We stay as far away from politics as possible
|Martin Sloot, aged 39
Graduated in 1992
Operational advisor for Médecins Sans Frontières
Photo: Martine Albitrouw
Martin Sloot’s first expat’ experience with Doctors without Borders (MsF) was in Afghanistan, in 2001. His job was to provide logistical support for the project there. He had to make sure the cars worked properly, that there were medicines available for the doctors, that there was accommodation for the expat’s, etc. Via projects in Colombia and Kashmir he became project coordinator in Burundi and was responsible for the whole project there. Later, in Ivory Coast he became the Head of Mission, who is responsible for all MsF projects in the country. Finally Martin decided to go home to The Netherlands to work for a while, where there was a job available for him at the organization’s head office in Amsterdam. As Operational Adviser he supports the people in the field.
Even though Martin is a political scientist by training, in his job he keeps as far away from politics as possible, because independence and neutrality are crucial for an organization like MsF. His education is useful, though: “To be able to control a project as well as you can, you need to learn about the power relations in the country you’re working in, and about the role of the different parties involved, a their relation to the people, their needs and motivations. For that, my education has proved very useful.” Moreover, MsF is not only a medical emergency aid organization; it is also a humanitarian aid organization. Martin’s experience with scientific research comes in very handy for that. Based on experience, observation and medical reports, MsF sometimes decides to reveal where human rights are being seriously violated in an area, like access to health care. That may mean that they will be sent away from the area, but in some cases they can do nothing else but risk that threat.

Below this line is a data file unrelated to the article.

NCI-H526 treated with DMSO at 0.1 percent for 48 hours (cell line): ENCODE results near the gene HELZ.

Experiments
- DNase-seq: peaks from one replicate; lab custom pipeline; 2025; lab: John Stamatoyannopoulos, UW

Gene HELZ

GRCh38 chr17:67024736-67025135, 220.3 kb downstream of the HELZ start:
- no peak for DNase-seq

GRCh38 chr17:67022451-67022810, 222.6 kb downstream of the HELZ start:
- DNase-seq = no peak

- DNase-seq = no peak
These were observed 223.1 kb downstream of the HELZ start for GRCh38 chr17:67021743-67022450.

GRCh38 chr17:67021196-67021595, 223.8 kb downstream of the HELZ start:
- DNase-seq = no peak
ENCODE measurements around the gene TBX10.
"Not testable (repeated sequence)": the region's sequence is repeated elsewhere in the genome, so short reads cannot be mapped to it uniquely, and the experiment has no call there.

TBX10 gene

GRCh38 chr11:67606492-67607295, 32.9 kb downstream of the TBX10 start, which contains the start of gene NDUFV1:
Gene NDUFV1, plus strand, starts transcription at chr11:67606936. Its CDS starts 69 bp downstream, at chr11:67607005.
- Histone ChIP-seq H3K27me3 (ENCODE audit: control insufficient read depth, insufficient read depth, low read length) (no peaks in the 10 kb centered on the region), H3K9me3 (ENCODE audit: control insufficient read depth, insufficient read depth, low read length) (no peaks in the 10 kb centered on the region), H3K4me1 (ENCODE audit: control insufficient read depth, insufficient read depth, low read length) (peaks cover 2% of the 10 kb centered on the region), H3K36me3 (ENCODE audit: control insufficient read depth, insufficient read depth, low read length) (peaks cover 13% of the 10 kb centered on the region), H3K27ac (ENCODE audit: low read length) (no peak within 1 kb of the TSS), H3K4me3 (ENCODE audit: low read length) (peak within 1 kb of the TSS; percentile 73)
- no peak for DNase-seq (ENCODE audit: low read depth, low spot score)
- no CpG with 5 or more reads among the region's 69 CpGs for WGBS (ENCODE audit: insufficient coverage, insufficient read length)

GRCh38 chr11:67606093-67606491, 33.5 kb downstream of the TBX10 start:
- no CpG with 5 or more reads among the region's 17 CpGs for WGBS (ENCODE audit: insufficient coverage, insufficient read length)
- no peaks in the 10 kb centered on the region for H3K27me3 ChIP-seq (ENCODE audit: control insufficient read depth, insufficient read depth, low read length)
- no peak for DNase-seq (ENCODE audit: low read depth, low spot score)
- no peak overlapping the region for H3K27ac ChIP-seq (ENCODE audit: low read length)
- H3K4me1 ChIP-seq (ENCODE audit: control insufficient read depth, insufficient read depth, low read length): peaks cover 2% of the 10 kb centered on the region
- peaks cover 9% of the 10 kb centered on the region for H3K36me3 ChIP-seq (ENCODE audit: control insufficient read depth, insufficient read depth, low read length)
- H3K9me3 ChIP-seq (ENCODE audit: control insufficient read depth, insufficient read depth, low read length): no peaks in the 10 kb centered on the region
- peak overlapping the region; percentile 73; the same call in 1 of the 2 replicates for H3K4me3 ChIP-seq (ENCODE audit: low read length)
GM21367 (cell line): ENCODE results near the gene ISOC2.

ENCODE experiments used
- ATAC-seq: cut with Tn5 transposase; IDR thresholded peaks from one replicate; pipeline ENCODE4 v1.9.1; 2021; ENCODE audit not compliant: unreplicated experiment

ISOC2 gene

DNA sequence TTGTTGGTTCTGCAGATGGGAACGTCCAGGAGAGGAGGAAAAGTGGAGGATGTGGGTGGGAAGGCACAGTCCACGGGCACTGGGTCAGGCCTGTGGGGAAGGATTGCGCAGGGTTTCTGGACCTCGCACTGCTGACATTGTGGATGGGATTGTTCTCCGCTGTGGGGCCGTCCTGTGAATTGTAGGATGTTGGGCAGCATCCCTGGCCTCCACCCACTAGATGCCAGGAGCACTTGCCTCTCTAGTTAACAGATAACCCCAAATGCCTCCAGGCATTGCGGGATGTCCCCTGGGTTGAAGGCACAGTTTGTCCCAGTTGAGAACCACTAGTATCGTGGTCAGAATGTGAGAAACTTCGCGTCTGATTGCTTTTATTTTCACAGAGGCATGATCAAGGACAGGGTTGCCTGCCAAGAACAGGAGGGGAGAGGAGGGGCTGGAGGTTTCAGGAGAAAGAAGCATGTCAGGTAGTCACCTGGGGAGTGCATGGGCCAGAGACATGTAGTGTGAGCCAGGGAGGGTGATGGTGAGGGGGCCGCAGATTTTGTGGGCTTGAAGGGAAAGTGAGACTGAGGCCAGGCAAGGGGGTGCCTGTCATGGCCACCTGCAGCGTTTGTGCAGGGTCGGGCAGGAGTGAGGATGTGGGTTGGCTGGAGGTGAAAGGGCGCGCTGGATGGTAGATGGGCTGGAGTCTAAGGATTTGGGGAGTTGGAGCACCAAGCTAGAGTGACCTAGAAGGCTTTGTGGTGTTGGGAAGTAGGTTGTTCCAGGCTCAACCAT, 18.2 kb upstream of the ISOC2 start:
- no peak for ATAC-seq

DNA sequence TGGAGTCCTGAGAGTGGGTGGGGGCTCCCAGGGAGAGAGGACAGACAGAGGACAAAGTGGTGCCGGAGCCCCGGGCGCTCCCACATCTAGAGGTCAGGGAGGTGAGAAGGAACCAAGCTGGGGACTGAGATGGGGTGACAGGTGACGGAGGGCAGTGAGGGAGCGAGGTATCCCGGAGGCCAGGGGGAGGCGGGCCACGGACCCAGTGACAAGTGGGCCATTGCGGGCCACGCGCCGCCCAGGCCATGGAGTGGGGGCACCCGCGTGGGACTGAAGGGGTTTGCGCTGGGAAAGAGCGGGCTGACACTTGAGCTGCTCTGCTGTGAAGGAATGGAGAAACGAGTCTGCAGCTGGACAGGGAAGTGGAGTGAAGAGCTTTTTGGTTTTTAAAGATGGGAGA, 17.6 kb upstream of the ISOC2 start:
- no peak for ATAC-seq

In between finishing the programme in Political Science and his start with MsF Martin had various jobs. He worked for the International Documentary Festival Amsterdam, and freelance for the Information Office of the Ministery of Foreign Affairs, where he conducted research on the image Dutch children have of third world countries. After travelling for one year from Costa Rica through Panama and Colombia to the south of the South American continent, he accepted a consultancy job in environmental communication. “I’m interested in communication and image-forming,” says Martin. “In how you can best communicate a message. And I’m intrigued by power and influence, and how people deal with that. I was able to combine both interests in both my education and in my career.”